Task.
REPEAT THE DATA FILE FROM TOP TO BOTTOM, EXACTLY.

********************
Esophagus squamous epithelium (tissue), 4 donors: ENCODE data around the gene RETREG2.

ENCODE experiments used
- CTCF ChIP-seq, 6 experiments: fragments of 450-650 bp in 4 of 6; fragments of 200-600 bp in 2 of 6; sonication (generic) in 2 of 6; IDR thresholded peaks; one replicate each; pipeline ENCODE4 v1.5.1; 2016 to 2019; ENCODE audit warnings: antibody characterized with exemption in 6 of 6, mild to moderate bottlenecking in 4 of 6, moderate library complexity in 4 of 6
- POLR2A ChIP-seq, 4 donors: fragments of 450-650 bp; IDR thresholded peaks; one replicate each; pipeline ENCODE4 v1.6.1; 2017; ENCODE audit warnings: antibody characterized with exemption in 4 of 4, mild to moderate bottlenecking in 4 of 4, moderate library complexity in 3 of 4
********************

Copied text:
Esophagus squamous epithelium (tissue), 4 donors: ENCODE data around the gene RETREG2.

ENCODE experiments used
- CTCF ChIP-seq, 6 experiments: fragments of 450-650 bp in 4 of 6; fragments of 200-600 bp in 2 of 6; sonication (generic) in 2 of 6; IDR thresholded peaks; one replicate each; pipeline ENCODE4 v1.5.1; 2016 to 2019; ENCODE audit warnings: antibody characterized with exemption in 6 of 6, mild to moderate bottlenecking in 4 of 6, moderate library complexity in 4 of 6
- POLR2A ChIP-seq, 4 donors: fragments of 450-650 bp; IDR thresholded peaks; one replicate each; pipeline ENCODE4 v1.6.1; 2017; ENCODE audit warnings: antibody characterized with exemption in 4 of 4, mild to moderate bottlenecking in 4 of 4, moderate library complexity in 3 of 4